House Logo
Explore categories +

The Namesake (#110 of 2)

On the Rise Lupita Nyong’o, the Awards-Bound Breakout of 12 Years a Slave

Comments Comments (...)

On the Rise: Lupita Nyong’o, the Awards-Bound Breakout of 12 Years a Slave

Fox Searchlight Pictures

On the Rise: Lupita Nyong’o, the Awards-Bound Breakout of 12 Years a Slave

As we surge headlong into Oscar season, the inevitable nuances regarding reception of 12 Years a Slave are finally trickling out, with the initial wave of rapturous reviews being joined by sobering studies questioning the film’s novelty and its appeal to Academy voters. In today’s Links for the Day, we acknowledged both of these issues, which suggest that, while the film may stand alongside Gravity as half of this year’s Oscar power couple, it’s not necessarily the sure thing so many hyperbolically claimed it to be.

I’ve heard people laud and criticize 12 Years a Slave for various reasons, but I certainly haven’t heard a single peep denouncing Lupita Nyong’o’s spectacular performance. There are other actors here whose work lingers like weight on your heart (Pariah’s Adepero Oduye, for instance, isn’t getting nearly enough acclaim for playing a mother stripped of her children), but none cut as deep as Nyong’o, whose turn as the physically and spiritually frayed Patsey isn’t just Oscar-bound; it’s career-making. Here’s your sure thing: this woman is going to be a star.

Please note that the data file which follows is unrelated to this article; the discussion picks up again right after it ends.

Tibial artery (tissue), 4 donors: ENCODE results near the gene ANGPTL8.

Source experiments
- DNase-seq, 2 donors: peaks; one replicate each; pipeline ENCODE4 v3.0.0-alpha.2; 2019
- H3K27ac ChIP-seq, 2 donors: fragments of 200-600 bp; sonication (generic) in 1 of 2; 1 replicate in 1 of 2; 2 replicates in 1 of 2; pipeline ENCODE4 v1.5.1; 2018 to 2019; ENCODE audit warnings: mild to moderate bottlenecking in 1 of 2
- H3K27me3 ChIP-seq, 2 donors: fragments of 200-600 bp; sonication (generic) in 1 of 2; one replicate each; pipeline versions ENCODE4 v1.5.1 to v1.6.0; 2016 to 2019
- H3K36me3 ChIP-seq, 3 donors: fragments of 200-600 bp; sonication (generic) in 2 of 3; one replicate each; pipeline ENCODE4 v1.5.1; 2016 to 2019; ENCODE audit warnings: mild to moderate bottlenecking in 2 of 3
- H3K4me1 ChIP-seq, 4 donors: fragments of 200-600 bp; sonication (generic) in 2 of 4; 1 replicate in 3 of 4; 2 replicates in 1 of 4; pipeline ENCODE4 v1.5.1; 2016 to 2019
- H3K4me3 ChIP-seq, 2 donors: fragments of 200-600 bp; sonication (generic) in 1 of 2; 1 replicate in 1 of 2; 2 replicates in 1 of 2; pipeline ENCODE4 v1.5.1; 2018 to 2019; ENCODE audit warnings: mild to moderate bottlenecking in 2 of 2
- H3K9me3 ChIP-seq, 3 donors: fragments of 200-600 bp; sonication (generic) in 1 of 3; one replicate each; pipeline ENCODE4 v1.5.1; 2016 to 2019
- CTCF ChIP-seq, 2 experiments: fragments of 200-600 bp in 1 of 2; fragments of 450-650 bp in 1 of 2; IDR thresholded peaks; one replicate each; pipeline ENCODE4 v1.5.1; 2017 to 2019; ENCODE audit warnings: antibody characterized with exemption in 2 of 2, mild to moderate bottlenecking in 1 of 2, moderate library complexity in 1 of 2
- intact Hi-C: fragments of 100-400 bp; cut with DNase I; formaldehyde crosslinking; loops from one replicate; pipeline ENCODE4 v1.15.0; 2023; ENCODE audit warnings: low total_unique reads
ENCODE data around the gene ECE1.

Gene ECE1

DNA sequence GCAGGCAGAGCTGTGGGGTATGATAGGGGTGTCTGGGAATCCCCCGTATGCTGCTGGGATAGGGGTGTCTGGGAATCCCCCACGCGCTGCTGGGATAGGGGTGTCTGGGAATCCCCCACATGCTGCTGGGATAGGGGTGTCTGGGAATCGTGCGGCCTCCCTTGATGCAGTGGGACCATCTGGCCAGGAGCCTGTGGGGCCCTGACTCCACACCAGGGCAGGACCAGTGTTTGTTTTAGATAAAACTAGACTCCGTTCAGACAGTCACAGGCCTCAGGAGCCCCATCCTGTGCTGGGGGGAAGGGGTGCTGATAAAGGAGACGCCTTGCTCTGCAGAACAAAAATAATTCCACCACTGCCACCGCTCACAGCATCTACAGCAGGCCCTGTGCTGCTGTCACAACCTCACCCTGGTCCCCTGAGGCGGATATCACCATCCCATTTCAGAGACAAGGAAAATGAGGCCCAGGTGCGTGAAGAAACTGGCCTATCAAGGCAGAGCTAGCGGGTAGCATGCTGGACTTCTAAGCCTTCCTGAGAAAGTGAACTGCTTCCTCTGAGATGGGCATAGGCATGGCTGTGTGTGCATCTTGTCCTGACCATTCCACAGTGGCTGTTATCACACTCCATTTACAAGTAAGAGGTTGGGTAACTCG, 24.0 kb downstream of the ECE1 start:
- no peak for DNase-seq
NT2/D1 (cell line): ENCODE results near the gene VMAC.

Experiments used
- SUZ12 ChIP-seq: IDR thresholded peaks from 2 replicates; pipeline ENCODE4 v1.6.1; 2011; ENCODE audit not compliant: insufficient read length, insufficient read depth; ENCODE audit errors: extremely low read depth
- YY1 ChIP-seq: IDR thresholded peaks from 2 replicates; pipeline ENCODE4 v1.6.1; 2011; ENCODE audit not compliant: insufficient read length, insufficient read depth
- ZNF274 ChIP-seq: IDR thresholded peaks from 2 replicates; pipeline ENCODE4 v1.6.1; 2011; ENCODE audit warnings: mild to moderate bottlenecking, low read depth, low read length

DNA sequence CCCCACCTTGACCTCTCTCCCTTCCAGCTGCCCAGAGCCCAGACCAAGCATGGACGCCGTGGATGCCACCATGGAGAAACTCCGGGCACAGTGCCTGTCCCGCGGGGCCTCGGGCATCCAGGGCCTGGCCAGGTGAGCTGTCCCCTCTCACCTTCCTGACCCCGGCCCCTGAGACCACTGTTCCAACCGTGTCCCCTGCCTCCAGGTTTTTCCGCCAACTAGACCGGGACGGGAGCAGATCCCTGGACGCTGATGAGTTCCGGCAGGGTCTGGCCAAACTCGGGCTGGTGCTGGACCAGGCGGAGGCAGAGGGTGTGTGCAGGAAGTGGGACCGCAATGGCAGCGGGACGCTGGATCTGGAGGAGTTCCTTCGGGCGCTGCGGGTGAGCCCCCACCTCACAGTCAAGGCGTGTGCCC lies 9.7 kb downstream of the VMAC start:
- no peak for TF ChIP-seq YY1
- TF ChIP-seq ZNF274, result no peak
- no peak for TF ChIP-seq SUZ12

Broken English, Charlie Wilson’s War, The Namesake, and Sweeny Todd: The Demon Barber of Fleet Street

Comments Comments (...)

<em>Broken English</em>, <em>Charlie Wilson’s War</em>, <em>The Namesake</em>, and <em>Sweeny Todd: The Demon Barber of Fleet Street</em>
<em>Broken English</em>, <em>Charlie Wilson’s War</em>, <em>The Namesake</em>, and <em>Sweeny Todd: The Demon Barber of Fleet Street</em>

Broken English (Zoe R. Cassavetes). Warts and all, this is the best American independent film I’ve seen all year. After Juno, it’s refreshing to see something so intelligently keyed to the way people in the real world dress, talk, and feel. Parker Posey is prone to all sorts of bad habits: Her quirkiness often seems to be fighting against the films she’s in, an approach that almost never works (her avant-garde disconnect in Blade: Trinity being a notable exception). Here, though, that uniquely Poseyian energy very much belongs to her character Nora: a thirtysomething woman sadly content with her dead-end job, burned by men who have made mincemeat of her confidence, thus resistant to the affections others seem to promise. Unpretentiously filmed, Broken English is decorous only in the attention it pays to its main character’s needs and fears, and the anxiety Nora suffers when trying to figure out whether or not an adorable Frenchie is just using her feels very real. Their alternately indignant and rapturous romantic tango is sweet, painful, and dangerous—as if one misstep could change their lives forever. This may be spoilerish for those who haven’t seen it, but I love how the movie accommodates a happy romantic ending while still getting to the point that Nora can feel fulfilled without a man in her life. Finally, a Cassavetes offspring daring to carry their father’s torch.